For some IT users caught in the direct path of Hurricane Katrina, lack of time and lack of power were two big roadblocks on the path to recovery.
"The hurricane crept up on us so quickly," said Venkata Mahadevan, systems manager for the computer science department at the University of New Orleans. "It's not possible to move giant racks of servers, etc., to other locations without major resources, which we don't have. Even if the servers could be moved, where could they be set up again? This boils down to a lack of resources."
Like Mahadevan, most system administrators are not trained to effectively deal with such a crisis. He said the best course of action is usually to shut systems down before the storm and set up temporary sites and Web portals.
Although he has all his department's data on backup tapes, with which he evacuated, Mahadevan finds himself lacking servers, a tape drive, and a data center or remote site to begin the rebuilding process. Still, he must formulate a plan to recover when the opportunity eventually comes around.
"I expect that the first thing we will do when we get back to campus, which is not accessible right now but remained mostly dry, would be to come up with a more effective hurricane/ emergency response plan for our department," Mahadevan said in an e-mail message. "Hindsight is always 20/ 20, but this may include purchasing a generator and installing it on the rooftop of the building and establishing a replicated computing infrastructure at a site outside of New Orleans that mirrors the original data center."
For many people charged with running IT systems, Katrina proved the ultimate testing ground for disaster recovery and business continuity plans. Tim Babco, senior director of IT for SCP Pool Corp., in Covington, La., said his company designed a core set of disaster recovery documentation several years ago to mitigate hurricane risk. Babco said Katrina will force future revisions.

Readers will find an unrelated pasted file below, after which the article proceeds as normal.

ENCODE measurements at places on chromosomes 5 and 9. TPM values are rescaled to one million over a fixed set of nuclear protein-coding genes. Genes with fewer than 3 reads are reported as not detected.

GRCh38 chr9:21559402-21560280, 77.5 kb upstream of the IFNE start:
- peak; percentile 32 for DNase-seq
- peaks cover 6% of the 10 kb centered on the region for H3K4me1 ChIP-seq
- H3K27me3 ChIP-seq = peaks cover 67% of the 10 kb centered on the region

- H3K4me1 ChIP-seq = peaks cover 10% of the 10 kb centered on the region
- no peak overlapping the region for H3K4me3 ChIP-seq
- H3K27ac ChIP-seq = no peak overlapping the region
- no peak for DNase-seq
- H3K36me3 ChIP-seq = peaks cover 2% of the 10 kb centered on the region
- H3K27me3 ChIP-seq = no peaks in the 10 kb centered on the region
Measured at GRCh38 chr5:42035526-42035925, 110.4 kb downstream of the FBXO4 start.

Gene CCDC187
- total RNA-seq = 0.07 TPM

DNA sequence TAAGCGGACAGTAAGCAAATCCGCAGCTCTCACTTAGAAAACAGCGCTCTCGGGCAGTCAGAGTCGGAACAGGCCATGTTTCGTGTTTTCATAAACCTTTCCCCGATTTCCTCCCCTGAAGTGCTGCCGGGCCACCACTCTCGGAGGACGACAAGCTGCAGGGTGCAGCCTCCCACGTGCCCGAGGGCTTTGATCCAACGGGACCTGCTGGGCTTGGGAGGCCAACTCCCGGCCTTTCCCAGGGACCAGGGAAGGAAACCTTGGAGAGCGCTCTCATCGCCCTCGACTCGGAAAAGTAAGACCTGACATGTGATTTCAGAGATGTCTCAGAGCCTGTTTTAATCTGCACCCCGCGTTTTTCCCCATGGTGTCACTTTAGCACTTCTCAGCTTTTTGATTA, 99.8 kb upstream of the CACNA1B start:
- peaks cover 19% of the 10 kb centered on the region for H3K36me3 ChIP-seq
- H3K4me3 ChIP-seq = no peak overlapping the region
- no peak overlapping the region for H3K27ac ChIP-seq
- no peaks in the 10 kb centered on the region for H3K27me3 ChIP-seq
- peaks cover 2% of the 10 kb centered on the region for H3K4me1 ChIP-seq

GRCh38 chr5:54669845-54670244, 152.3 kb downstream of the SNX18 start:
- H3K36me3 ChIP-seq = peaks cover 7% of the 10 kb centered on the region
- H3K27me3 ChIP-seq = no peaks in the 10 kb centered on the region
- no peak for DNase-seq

Three years ago, SCP Pool, a large pool-supplies wholesaler, selected what is now a Vericenter Inc. facility in Dallas as its primary data center for hosting the company's mission-critical, AIX-based ERP (enterprise resource planning) systems. SCP Pool's second-tier applications, such as its human resources, benefits and payroll software, typically reside in Covington.
To safeguard its IT systems from Katrina, SCP Pool relocated the staff necessary for shifting its call center, support operations and phone numbers from Covington to Dallas. "My biggest challenge was two things: get my staff and support capabilities to Dallas, and, two, move [secondary] and tertiary systems to Dallas," said Babco. "Any [disaster recovery] plan has to identify priority. Along with priority, how long can something stay out and unavailable and not impact the business?"
Babco employed what he called a makeshift "Noah's Ark" strategy in redeploying IT staff to Dallas, choosing a handful of experienced staffersincluding an AIX administrator, a network administrator, a Microsoft Windows administrator, a help desk agent and a software specialistto be sent out in a first phase, followed by more staff in later phases.
"By Monday morning, when the hurricane was hitting, I had a core IT staff already positioned in Dallas, with all of our IT help desk calls already forwarding to us. Therefore, all 200 [global SCP Pool] locations needing IT services were uninterrupted," Babco said.
Although many areas near Covington are still without power and there is limited connectivity at SCP Pool's headquarters, Babco said his team will leave the Vericenter facility this week.
Many businesses without the luxury of leaving areas damaged by Katrina must rely on more localized technology offerings for their needs. For instance, HP has shipped two of its mobile trailers equipped with the amenities of the company's data recovery centers.
According to HP's Wilson, a New Orleans bank is using one trailer as a temporary operations location, featuring 100 seats, tellers and even a drive-through window open for business. She said the mobile units most in demand are those with satellite communications capabilities. "Given what's happened in New Orleans and [that] all phone lines are down, it would behoove us to make the investment there and add satellite [phones] to all of them," Wilson said.
The hurricane's unexpected fury and aftermath have left many IT userssome of whom had left in advance with only a few days' worth of clothing or personal itemsforced to balance moving ahead with their personal lives with keeping their companies' technology and business needs uninterrupted.
"People in New Orleans and affected areas, they're worried about where they're going to get their eyeglasses prescription or where their kids are going to go to school. The last thing they want to worry about is [IT]," said Agility's Boyd.
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